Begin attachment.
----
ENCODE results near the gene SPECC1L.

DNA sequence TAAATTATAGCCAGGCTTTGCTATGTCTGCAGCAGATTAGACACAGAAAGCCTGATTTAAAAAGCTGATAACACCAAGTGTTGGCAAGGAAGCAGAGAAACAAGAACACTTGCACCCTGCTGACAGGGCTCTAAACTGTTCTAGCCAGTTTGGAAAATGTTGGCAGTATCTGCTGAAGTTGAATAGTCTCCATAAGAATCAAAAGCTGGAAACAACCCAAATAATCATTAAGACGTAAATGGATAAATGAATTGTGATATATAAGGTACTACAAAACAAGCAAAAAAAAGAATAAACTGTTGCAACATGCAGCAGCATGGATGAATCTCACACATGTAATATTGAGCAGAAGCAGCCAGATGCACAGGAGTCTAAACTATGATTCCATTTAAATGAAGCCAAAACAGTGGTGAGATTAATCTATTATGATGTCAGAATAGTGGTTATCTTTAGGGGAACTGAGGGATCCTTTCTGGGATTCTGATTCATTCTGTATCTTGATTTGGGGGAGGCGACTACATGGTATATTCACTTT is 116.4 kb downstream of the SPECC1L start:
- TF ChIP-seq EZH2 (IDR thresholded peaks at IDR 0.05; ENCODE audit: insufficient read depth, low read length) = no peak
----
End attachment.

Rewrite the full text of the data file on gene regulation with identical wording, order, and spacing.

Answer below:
ENCODE results near the gene SPECC1L.

DNA sequence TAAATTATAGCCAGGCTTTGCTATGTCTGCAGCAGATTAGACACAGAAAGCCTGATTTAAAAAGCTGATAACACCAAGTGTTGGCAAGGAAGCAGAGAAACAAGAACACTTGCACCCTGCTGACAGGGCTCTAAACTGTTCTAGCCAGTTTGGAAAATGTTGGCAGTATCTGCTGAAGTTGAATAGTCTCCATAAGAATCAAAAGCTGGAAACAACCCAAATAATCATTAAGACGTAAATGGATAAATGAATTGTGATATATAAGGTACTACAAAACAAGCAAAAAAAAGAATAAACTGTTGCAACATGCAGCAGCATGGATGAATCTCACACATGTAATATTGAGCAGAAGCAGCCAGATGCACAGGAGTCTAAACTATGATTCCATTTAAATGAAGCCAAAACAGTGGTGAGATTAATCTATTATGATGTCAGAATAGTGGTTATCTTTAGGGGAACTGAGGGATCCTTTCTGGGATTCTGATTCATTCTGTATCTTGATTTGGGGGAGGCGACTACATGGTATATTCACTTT is 116.4 kb downstream of the SPECC1L start:
- TF ChIP-seq EZH2 (IDR thresholded peaks at IDR 0.05; ENCODE audit: insufficient read depth, low read length) = no peak